The Washington Times 
September 3, 2013
The Pentagon’s most likely means of attacking Syria will not degrade or deter the regime’s use of chemical weapons, and could drag the U.S. more deeply into Syria’s civil war, retired military officers and analysts say.
Five Navy destroyers armed with about 200 Tomahawk cruise missiles are deployed in the eastern Mediterranean Sea in anticipation of a limited attack on Syrian military sites. Obama administration officials have said the attack’s goal would be to punish the Syrian regime for the Aug. 21 chemical attack on civilians, not to topple President Bashar Assad.
Most cruise missiles have no “bunker busting” capabilities and are less effective against mobile targets, military analysts note. And Pentagon officials have said that chemical weapons stockpiles would not be targeted to avoid the inadvertent release of poisonous gas.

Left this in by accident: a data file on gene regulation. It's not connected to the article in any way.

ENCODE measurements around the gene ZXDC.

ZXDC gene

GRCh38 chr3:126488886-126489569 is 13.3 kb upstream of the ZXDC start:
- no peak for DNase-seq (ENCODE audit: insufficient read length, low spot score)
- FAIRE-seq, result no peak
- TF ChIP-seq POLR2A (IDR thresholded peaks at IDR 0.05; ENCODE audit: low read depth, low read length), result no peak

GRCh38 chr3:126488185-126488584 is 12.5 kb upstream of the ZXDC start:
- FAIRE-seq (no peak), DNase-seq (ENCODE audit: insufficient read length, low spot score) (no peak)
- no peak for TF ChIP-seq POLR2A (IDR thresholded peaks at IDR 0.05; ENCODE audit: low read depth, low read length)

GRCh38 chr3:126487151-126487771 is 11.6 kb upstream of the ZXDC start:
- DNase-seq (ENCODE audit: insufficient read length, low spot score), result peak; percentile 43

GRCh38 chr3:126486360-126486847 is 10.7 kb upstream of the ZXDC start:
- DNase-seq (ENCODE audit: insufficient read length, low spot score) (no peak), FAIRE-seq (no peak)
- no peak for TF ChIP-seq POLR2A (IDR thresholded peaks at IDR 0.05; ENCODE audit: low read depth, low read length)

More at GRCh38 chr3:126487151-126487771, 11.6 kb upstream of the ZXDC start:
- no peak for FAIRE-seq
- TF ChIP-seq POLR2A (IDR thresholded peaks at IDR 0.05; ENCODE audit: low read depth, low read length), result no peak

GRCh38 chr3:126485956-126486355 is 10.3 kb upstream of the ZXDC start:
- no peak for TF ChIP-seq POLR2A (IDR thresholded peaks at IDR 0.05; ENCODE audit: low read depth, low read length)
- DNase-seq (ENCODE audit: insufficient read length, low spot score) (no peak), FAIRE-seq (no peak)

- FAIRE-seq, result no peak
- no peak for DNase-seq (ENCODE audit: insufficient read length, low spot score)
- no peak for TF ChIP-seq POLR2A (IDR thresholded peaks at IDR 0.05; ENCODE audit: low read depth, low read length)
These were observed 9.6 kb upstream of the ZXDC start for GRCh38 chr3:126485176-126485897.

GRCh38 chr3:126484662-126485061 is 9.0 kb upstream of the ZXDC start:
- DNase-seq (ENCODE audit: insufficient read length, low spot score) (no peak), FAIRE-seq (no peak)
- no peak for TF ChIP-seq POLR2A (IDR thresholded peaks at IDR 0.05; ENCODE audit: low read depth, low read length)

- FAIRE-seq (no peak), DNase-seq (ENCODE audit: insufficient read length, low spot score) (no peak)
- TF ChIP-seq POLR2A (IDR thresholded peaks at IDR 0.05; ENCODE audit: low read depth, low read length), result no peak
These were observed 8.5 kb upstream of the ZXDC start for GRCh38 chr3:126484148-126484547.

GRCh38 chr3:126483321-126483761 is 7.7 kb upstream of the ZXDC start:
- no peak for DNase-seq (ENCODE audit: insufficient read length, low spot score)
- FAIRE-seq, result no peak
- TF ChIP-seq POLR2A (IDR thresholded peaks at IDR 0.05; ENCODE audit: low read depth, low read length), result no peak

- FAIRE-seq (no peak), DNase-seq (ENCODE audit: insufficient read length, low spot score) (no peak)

Retired Air ForceLt. Gen. David A. Deptula, who planned the air attack phase of 1991’s Desert Storm operation against Iraq, noted the limited sites in Syria that could be targeted effectively by cruise missiles.